If you choose the conscious sedation you will have a small plastic tube (cannula) inserted into a vein in your arm so the medication can be administered. The risks of the procedure will be discussed and if you wish to proceed you will then be asked to sign a consent form. This is to confirm that you understand the procedure and want to go ahead with it. You will then be taken to a pre procedure waiting room where you will wait until you are collected and taken to the procedure room for your gastroscopy.


Q: What are the potential risks and side effects?
Upper gastrointestinal endoscopy is an extremely safe procedure; the chances of any complications are minimal. Risks include:

  • Perforation – approximately 1 in every 10,000 procedures.
  • It is possible to damage the linning of upper gastrointestinal tract. An operation may required to mend the tear.
  • Bleeding – approximately 1:1000 for diagnostic procedures.
  • Missed pathology – this is possible if a procedure is incomplete.
  • Adverse effects of medications – this can usually be reversed with medication.

A trained nurse will review your medical history, medications and any allergies. Your blood pressure, pulse and oxygen saturations will be taken. The nurse will explain the procedure, discuss your preference for conscious sedation or a local anaesthetic throat spray and will give you the opportunity to ask questions.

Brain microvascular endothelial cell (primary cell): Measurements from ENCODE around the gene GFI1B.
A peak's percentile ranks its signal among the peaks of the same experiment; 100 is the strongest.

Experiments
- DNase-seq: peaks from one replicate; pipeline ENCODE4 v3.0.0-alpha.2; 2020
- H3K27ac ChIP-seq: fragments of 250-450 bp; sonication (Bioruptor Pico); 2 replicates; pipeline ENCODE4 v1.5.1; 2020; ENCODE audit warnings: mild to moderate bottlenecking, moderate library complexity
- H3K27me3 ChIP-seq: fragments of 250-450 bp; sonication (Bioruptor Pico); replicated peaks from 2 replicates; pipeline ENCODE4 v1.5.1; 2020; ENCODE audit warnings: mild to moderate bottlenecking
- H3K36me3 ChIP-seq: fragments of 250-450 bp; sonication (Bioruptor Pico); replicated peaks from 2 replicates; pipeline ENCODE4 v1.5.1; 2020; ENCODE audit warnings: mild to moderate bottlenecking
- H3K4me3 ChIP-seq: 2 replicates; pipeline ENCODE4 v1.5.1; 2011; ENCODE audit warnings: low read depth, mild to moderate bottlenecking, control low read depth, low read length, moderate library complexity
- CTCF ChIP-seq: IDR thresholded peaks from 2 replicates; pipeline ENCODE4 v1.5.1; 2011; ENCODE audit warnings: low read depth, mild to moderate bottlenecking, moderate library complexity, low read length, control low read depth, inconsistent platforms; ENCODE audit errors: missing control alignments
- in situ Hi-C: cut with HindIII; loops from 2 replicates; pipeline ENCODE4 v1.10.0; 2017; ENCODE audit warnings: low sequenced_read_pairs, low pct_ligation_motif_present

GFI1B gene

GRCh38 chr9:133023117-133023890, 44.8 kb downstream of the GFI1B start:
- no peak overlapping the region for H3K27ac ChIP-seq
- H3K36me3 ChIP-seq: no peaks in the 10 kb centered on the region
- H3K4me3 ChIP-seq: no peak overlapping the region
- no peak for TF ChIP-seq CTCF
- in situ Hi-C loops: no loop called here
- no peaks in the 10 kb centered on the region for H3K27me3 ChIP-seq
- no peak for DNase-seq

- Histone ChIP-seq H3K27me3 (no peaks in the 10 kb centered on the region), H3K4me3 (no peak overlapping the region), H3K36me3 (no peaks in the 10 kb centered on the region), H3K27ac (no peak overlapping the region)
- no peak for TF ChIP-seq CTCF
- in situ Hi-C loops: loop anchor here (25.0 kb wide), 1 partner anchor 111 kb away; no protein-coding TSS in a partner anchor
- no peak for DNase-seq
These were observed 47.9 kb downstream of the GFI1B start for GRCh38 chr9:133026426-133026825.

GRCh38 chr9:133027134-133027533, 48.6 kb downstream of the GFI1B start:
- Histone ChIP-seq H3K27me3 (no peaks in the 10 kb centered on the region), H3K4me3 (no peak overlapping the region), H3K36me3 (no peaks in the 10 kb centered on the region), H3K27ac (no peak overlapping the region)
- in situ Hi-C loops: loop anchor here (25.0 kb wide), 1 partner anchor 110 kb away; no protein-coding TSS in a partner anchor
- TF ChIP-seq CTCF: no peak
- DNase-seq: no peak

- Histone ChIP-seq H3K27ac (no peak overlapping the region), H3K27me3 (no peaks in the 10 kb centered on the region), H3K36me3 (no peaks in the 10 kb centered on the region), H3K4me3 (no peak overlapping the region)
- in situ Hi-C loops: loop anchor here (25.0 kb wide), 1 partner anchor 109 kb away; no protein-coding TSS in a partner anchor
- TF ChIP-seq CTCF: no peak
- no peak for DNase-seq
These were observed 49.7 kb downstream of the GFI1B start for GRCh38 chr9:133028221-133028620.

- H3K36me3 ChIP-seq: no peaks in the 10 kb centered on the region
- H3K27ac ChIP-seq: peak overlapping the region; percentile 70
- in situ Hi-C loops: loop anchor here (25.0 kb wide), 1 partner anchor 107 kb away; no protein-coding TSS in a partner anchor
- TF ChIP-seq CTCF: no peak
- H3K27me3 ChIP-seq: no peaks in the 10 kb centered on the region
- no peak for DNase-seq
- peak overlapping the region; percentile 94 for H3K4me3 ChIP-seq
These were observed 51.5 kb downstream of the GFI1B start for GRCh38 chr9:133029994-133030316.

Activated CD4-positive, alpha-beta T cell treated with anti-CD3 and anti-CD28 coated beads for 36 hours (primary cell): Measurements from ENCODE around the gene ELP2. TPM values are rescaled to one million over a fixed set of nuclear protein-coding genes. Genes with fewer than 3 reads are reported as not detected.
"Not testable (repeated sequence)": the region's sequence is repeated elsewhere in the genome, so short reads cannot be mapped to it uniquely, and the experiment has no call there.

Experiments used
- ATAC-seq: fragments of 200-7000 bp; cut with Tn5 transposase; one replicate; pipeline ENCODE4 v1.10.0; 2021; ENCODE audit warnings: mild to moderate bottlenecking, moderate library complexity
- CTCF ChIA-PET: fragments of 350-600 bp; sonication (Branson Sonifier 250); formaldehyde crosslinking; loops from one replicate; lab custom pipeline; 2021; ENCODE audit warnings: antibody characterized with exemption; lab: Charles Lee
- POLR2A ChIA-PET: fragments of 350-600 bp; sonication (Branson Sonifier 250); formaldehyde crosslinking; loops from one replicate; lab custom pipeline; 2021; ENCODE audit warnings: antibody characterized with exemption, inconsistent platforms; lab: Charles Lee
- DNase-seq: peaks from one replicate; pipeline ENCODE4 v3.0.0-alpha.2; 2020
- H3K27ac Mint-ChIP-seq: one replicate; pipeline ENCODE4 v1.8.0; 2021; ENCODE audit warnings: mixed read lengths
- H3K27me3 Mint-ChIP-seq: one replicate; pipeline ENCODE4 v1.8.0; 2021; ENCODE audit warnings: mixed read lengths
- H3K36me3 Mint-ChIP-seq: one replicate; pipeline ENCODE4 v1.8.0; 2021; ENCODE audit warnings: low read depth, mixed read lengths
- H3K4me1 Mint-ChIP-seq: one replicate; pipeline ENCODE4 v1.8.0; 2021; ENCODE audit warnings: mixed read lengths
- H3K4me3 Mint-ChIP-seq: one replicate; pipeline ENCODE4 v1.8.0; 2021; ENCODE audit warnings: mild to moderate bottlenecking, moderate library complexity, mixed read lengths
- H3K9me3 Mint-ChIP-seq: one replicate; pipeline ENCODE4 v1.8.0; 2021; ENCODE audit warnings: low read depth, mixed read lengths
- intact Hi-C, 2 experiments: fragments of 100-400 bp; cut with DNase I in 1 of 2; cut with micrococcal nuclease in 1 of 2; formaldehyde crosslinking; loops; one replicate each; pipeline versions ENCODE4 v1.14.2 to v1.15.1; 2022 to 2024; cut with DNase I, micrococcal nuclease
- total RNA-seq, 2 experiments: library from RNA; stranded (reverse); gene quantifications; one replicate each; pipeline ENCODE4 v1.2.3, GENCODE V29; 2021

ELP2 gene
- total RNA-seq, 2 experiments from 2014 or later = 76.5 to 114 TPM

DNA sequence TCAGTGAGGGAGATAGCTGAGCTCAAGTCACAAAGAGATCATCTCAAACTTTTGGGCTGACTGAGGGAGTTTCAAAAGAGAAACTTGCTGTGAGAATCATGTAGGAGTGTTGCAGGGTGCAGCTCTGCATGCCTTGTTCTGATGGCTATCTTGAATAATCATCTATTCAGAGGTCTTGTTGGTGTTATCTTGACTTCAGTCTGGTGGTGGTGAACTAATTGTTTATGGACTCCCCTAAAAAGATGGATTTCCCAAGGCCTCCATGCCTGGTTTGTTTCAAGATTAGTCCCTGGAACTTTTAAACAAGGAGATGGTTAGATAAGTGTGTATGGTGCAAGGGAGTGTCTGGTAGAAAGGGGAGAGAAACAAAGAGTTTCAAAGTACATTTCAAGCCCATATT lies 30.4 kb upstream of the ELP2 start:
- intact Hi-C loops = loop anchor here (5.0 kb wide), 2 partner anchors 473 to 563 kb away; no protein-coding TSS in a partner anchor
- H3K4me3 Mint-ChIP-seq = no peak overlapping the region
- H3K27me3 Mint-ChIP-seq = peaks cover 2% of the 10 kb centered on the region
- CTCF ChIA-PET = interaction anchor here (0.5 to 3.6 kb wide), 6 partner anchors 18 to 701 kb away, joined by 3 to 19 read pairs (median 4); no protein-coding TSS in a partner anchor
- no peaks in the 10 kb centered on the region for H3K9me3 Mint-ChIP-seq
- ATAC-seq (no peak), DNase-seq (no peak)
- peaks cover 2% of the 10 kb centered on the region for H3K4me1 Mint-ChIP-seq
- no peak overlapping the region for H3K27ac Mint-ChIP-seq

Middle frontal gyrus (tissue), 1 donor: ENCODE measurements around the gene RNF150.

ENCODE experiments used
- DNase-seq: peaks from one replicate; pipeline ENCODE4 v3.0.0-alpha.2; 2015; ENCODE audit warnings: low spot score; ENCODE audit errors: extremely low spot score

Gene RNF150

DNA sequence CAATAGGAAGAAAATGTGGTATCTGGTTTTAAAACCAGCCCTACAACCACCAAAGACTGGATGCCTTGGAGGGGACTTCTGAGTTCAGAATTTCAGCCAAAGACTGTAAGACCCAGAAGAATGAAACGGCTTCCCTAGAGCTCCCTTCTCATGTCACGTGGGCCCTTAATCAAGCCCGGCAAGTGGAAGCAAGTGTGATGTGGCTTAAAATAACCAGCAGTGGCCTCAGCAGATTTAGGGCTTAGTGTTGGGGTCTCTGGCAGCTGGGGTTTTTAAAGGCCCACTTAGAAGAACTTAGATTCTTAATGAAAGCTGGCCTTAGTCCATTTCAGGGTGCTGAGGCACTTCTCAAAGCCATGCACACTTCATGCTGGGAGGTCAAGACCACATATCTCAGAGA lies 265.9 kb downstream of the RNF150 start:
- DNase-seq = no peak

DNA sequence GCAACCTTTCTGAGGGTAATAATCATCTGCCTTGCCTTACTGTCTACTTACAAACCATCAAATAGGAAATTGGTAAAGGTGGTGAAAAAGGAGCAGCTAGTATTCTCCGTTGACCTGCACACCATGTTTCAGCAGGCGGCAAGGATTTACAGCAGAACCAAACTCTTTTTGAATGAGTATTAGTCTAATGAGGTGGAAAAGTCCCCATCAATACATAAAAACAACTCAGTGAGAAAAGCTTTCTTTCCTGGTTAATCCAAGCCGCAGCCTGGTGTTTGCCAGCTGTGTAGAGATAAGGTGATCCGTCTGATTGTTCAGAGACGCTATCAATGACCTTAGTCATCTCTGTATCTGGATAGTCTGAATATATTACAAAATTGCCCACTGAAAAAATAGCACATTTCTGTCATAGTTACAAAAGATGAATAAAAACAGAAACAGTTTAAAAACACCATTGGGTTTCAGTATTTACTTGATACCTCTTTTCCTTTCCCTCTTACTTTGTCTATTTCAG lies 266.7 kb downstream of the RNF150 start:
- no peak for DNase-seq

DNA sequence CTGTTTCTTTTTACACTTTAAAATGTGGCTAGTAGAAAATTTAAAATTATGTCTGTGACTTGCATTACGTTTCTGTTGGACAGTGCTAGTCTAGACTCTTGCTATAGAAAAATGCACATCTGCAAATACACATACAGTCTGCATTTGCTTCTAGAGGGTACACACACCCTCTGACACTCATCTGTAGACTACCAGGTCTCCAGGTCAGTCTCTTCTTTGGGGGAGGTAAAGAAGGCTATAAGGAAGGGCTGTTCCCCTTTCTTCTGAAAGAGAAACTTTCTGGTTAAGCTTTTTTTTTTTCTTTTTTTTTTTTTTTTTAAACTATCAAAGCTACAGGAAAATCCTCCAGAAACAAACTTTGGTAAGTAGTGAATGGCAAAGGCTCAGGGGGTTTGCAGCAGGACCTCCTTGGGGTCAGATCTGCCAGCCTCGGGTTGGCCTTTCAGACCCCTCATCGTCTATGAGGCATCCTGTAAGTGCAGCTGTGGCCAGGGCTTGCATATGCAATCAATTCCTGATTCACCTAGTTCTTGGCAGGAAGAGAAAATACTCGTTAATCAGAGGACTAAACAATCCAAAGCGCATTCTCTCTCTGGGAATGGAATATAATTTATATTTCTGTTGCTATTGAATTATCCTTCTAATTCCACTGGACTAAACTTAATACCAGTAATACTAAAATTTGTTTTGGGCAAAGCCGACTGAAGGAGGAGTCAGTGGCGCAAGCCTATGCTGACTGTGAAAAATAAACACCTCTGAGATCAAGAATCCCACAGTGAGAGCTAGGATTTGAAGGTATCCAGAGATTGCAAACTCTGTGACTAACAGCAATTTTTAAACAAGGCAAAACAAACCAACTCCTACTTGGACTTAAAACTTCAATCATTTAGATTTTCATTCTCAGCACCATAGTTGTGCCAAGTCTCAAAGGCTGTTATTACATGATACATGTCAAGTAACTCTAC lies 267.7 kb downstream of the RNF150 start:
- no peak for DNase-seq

If you choose the conscious sedation you will have a small plastic tube (cannula) inserted into a vein in your arm so the medication can be administered. The risks of the procedure will be discussed and if you wish to proceed you will then be asked to sign a consent form. This is to confirm that you understand the procedure and want to go ahead with it. You will then be taken to a pre procedure waiting room where you will wait until you are collected and taken to the procedure room for your gastroscopy.


Q: What happens during the gastroscopy?
A gastroscopy takes approximately 10 minutes. Any dentures will need to be removed before the procedure begins. You will be asked to lie on your left side. You will be given oxygen a nasally a small sponge sits in your nostril. The nurses will monitor you closely during the procedure and will observe your pulse and oxygen saturations. Before the gastroscopy starts you will be given the local anaesthetic throat spray and/or conscious sedation injection depending on your choice. A mouth guard is placed in your mouth prior to passing the gastroscope. Your endoscopist will ask you to swallow to allow the gastroscope to pass into your oesophagus and down towards your stomach.   You may cough at this point any saliva in your mouth will be suctioned away by a nurse. In order to see the lining of the stomach and duodenum, air will be gently blown through the gastroscope. This can sometimes feel a little uncomfortable giving you a bloated feeling.

Q: What happens after the procedure?